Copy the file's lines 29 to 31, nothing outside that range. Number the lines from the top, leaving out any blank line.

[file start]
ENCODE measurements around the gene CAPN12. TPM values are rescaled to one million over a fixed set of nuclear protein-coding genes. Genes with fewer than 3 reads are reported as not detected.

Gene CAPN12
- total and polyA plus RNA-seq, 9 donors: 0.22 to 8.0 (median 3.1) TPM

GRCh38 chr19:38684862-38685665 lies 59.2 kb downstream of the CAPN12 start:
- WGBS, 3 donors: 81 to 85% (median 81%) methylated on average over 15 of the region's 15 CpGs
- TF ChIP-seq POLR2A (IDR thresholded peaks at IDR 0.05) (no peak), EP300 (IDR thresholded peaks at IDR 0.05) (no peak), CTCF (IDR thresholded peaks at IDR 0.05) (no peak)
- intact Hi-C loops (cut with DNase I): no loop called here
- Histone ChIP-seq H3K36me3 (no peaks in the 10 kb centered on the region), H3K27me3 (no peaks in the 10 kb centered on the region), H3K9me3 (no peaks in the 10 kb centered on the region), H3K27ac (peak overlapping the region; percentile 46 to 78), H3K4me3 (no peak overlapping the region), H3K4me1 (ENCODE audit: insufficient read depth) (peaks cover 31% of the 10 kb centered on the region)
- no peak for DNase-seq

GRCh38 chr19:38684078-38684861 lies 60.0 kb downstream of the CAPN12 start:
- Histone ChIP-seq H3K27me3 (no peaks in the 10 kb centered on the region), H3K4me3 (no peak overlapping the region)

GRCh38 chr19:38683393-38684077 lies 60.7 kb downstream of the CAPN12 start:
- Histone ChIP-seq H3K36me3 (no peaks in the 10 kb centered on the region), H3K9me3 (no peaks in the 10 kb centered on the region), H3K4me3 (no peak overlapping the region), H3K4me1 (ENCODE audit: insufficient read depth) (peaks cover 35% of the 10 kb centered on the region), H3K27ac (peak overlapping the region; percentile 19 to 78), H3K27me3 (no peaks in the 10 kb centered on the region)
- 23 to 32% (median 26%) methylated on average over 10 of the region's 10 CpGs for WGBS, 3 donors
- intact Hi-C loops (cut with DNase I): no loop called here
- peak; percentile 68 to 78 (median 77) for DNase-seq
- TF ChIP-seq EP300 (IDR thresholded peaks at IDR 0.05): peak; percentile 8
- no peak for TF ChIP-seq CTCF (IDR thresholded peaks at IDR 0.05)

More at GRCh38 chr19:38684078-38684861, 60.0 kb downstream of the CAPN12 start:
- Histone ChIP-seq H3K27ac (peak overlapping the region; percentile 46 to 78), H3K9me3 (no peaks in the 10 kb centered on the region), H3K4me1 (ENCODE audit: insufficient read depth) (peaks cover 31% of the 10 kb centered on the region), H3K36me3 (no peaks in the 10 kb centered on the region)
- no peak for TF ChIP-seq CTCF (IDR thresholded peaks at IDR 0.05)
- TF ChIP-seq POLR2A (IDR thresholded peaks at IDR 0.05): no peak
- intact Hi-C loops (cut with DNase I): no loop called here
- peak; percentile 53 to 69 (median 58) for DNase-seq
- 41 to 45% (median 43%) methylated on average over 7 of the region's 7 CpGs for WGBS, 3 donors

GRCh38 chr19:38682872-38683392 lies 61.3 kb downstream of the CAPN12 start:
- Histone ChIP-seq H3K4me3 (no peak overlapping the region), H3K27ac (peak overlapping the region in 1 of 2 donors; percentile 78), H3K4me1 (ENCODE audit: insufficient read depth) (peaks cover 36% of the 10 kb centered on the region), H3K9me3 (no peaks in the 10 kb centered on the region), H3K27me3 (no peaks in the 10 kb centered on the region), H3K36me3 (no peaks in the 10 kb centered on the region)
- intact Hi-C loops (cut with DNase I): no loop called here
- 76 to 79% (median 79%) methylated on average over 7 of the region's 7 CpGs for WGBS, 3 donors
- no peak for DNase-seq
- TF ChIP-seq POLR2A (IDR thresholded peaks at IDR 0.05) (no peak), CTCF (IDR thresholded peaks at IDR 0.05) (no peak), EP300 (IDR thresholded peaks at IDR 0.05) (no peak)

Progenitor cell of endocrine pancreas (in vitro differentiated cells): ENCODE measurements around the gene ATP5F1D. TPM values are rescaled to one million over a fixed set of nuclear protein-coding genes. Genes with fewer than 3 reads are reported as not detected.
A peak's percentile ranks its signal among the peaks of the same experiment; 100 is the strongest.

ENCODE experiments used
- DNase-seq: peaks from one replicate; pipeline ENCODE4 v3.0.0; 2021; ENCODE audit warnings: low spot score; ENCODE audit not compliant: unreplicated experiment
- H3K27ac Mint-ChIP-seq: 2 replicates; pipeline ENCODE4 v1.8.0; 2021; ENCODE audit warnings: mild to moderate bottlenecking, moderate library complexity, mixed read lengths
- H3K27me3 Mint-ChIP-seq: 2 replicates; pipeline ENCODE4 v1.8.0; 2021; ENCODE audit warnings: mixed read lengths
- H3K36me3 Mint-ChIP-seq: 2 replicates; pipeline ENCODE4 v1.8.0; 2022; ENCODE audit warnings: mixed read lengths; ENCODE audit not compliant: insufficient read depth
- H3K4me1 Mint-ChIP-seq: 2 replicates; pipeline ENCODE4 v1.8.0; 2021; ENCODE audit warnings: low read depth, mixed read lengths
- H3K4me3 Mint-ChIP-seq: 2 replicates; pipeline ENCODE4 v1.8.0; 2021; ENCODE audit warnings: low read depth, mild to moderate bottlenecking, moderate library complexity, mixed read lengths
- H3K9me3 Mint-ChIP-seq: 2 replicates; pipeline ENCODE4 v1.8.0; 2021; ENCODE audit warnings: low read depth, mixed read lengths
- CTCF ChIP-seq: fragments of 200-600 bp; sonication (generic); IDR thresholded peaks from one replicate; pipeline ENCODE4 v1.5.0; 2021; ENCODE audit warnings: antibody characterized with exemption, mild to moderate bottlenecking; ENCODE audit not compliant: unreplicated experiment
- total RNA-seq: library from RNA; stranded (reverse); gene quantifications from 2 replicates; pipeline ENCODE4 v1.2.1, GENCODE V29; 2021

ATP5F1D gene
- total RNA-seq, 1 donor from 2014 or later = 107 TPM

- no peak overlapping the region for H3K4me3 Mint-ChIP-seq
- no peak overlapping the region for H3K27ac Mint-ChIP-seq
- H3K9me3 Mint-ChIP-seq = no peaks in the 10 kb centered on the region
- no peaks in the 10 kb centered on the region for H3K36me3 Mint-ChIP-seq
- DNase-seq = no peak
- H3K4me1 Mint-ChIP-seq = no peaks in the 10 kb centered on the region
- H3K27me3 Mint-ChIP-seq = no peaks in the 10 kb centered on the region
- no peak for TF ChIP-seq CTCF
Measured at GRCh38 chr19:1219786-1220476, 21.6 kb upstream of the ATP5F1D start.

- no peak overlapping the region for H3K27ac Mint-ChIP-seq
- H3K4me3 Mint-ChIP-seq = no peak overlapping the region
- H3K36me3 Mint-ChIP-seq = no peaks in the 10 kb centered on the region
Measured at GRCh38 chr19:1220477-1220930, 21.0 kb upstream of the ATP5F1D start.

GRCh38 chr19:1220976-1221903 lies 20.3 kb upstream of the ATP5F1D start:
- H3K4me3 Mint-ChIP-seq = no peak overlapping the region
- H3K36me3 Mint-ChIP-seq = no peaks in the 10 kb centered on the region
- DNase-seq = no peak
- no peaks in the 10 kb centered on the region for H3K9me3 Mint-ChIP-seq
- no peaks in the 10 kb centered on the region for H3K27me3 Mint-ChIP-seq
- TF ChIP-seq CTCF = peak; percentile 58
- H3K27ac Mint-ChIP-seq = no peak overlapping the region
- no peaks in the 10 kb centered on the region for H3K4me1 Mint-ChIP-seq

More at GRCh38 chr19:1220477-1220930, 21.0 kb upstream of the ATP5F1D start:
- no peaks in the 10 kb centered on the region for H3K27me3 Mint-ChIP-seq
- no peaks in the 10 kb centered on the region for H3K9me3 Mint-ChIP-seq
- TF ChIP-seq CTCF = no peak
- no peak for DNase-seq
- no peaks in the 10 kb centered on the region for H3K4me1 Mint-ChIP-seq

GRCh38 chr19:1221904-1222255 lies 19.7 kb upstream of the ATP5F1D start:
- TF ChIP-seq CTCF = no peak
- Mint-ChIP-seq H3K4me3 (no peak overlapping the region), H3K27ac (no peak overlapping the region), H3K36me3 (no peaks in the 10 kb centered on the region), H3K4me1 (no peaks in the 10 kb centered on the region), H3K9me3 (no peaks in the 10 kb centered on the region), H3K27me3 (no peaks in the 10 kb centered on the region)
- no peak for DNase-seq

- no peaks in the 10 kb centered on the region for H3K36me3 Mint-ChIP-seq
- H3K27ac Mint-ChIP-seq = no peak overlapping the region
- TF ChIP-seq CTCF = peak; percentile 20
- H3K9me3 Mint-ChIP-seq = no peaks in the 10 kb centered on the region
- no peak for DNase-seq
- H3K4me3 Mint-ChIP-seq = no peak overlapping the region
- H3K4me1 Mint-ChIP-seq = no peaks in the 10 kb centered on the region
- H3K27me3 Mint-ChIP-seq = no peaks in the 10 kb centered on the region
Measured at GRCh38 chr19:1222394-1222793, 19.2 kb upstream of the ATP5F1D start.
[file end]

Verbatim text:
- 76 to 79% (median 79%) methylated on average over 7 of the region's 7 CpGs for WGBS, 3 donors
- no peak for DNase-seq
- TF ChIP-seq POLR2A (IDR thresholded peaks at IDR 0.05) (no peak), CTCF (IDR thresholded peaks at IDR 0.05) (no peak), EP300 (IDR thresholded peaks at IDR 0.05) (no peak)